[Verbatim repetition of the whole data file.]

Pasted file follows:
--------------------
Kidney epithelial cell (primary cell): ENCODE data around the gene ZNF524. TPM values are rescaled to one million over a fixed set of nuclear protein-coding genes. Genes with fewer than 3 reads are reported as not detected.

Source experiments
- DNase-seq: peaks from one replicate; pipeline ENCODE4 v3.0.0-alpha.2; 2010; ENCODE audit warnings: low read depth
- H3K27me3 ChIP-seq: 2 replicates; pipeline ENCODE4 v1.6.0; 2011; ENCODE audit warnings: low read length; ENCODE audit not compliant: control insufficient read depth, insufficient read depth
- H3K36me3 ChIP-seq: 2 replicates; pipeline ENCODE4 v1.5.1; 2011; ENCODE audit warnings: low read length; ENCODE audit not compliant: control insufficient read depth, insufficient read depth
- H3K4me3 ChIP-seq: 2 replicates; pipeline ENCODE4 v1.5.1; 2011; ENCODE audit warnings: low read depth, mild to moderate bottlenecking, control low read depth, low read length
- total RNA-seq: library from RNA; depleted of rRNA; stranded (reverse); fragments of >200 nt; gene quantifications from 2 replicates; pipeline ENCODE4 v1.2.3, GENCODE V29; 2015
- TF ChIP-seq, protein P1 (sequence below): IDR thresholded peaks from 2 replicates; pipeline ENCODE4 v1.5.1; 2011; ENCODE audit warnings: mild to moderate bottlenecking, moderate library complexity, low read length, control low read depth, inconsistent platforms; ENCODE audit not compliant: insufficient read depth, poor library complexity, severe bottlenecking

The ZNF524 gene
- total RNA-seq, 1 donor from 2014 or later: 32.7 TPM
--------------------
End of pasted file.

Kidney epithelial cell (primary cell): ENCODE data around the gene ZNF524. TPM values are rescaled to one million over a fixed set of nuclear protein-coding genes. Genes with fewer than 3 reads are reported as not detected.

Source experiments
- DNase-seq: peaks from one replicate; pipeline ENCODE4 v3.0.0-alpha.2; 2010; ENCODE audit warnings: low read depth
- H3K27me3 ChIP-seq: 2 replicates; pipeline ENCODE4 v1.6.0; 2011; ENCODE audit warnings: low read length; ENCODE audit not compliant: control insufficient read depth, insufficient read depth
- H3K36me3 ChIP-seq: 2 replicates; pipeline ENCODE4 v1.5.1; 2011; ENCODE audit warnings: low read length; ENCODE audit not compliant: control insufficient read depth, insufficient read depth
- H3K4me3 ChIP-seq: 2 replicates; pipeline ENCODE4 v1.5.1; 2011; ENCODE audit warnings: low read depth, mild to moderate bottlenecking, control low read depth, low read length
- total RNA-seq: library from RNA; depleted of rRNA; stranded (reverse); fragments of >200 nt; gene quantifications from 2 replicates; pipeline ENCODE4 v1.2.3, GENCODE V29; 2015
- TF ChIP-seq, protein P1 (sequence below): IDR thresholded peaks from 2 replicates; pipeline ENCODE4 v1.5.1; 2011; ENCODE audit warnings: mild to moderate bottlenecking, moderate library complexity, low read length, control low read depth, inconsistent platforms; ENCODE audit not compliant: insufficient read depth, poor library complexity, severe bottlenecking

The ZNF524 gene
- total RNA-seq, 1 donor from 2014 or later: 32.7 TPM